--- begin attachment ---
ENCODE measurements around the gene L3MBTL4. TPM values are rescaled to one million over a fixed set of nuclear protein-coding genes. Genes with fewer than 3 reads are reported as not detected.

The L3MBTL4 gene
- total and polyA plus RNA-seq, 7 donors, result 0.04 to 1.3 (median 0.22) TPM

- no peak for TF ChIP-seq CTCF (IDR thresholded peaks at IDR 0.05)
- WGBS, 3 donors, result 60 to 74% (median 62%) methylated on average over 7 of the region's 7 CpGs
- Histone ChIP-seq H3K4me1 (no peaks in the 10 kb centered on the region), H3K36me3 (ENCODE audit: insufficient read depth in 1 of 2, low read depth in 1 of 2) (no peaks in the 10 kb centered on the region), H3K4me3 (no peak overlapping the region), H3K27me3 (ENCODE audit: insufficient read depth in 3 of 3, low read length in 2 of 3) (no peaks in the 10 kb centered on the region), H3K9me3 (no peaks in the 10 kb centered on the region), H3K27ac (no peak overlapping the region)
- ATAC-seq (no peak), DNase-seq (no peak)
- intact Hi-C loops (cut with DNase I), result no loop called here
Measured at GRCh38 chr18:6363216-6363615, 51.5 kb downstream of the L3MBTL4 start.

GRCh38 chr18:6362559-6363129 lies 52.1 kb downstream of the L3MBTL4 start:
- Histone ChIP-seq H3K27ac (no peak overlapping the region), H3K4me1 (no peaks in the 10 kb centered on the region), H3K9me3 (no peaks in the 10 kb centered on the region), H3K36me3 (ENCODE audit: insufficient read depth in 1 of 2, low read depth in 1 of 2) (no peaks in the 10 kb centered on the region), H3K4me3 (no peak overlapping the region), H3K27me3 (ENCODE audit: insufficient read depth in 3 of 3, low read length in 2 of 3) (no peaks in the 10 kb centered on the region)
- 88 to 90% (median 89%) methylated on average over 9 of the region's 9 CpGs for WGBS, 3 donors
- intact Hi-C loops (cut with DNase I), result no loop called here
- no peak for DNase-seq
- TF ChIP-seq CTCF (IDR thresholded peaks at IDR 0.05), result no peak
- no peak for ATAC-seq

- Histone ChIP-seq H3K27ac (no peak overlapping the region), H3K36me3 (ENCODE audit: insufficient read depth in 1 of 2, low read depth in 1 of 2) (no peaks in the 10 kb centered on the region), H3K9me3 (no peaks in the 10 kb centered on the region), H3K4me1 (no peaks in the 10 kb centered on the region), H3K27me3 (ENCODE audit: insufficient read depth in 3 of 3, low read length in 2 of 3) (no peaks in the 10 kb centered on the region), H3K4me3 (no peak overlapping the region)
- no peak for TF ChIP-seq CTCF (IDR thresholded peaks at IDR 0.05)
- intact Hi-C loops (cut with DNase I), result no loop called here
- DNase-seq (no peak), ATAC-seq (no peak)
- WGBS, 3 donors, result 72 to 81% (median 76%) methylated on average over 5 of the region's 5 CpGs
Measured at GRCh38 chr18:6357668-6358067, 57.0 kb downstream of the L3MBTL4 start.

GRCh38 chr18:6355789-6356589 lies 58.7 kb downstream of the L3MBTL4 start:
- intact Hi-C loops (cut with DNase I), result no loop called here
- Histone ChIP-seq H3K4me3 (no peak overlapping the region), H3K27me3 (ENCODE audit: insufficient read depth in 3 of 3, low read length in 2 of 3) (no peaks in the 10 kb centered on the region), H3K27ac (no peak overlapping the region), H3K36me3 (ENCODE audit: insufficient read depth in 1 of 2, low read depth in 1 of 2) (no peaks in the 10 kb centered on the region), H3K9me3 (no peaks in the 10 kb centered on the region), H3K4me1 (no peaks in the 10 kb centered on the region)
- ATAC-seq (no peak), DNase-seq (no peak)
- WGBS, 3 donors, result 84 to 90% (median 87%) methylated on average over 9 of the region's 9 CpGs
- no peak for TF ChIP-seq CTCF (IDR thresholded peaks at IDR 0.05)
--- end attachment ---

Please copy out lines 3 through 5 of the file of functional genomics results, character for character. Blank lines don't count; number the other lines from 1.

- total and polyA plus RNA-seq, 7 donors, result 0.04 to 1.3 (median 0.22) TPM

- no peak for TF ChIP-seq CTCF (IDR thresholded peaks at IDR 0.05)
- WGBS, 3 donors, result 60 to 74% (median 62%) methylated on average over 7 of the region's 7 CpGs